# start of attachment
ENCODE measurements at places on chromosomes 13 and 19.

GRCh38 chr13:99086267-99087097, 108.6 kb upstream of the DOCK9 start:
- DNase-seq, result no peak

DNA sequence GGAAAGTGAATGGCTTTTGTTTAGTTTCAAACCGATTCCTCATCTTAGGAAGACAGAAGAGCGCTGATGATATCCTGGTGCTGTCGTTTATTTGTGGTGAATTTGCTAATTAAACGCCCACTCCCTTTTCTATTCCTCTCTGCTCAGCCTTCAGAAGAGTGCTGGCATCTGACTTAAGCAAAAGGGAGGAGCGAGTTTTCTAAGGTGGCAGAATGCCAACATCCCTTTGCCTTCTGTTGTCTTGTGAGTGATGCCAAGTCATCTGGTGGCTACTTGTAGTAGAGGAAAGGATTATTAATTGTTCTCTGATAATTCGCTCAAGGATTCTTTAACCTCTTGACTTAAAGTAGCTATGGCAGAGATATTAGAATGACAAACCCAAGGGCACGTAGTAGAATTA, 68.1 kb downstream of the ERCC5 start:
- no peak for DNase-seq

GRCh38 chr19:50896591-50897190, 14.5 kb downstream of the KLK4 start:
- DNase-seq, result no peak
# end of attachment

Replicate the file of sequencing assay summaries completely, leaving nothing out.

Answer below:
ENCODE measurements at places on chromosomes 13 and 19.

GRCh38 chr13:99086267-99087097, 108.6 kb upstream of the DOCK9 start:
- DNase-seq, result no peak

DNA sequence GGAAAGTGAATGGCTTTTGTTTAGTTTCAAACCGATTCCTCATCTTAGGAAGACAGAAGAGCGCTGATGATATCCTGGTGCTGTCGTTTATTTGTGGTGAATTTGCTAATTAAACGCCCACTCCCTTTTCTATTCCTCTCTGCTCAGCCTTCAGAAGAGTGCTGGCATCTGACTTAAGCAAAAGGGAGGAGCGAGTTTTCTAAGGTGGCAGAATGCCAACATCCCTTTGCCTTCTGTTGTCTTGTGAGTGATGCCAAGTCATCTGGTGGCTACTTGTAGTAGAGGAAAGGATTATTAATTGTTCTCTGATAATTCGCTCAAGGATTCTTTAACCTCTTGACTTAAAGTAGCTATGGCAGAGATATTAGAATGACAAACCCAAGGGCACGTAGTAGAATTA, 68.1 kb downstream of the ERCC5 start:
- no peak for DNase-seq

GRCh38 chr19:50896591-50897190, 14.5 kb downstream of the KLK4 start:
- DNase-seq, result no peak